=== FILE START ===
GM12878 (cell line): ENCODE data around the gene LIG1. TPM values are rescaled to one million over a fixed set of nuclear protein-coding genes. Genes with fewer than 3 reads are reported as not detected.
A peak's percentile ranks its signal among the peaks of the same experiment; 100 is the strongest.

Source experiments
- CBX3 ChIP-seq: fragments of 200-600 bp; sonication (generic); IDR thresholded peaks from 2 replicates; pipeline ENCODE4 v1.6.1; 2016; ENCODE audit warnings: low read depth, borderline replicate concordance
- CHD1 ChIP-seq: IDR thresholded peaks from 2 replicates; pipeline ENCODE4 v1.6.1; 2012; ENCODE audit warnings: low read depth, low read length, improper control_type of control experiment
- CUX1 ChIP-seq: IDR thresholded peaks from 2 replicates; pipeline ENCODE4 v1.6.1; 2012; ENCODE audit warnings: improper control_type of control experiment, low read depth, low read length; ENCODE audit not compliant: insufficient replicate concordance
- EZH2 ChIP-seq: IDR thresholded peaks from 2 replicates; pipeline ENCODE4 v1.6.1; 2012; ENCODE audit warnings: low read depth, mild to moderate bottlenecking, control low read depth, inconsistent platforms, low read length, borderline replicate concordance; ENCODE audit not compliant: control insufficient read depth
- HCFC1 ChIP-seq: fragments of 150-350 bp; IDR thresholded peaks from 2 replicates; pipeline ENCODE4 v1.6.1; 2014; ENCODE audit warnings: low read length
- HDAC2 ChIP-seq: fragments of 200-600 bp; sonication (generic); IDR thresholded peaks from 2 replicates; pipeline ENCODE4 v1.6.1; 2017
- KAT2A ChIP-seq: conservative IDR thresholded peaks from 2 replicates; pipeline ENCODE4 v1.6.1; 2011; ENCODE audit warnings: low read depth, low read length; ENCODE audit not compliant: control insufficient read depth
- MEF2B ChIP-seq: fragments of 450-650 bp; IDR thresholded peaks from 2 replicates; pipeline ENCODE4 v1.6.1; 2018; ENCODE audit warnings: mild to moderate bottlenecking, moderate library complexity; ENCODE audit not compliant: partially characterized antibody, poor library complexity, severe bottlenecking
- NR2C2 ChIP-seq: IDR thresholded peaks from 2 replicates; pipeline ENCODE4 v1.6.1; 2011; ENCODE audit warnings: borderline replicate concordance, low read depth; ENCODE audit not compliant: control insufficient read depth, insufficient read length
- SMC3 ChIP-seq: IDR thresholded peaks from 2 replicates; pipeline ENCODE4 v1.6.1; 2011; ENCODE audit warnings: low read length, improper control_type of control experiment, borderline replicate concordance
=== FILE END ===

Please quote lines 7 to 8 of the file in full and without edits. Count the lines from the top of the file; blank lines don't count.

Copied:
- EZH2 ChIP-seq: IDR thresholded peaks from 2 replicates; pipeline ENCODE4 v1.6.1; 2012; ENCODE audit warnings: low read depth, mild to moderate bottlenecking, control low read depth, inconsistent platforms, low read length, borderline replicate concordance; ENCODE audit not compliant: control insufficient read depth
- HCFC1 ChIP-seq: fragments of 150-350 bp; IDR thresholded peaks from 2 replicates; pipeline ENCODE4 v1.6.1; 2014; ENCODE audit warnings: low read length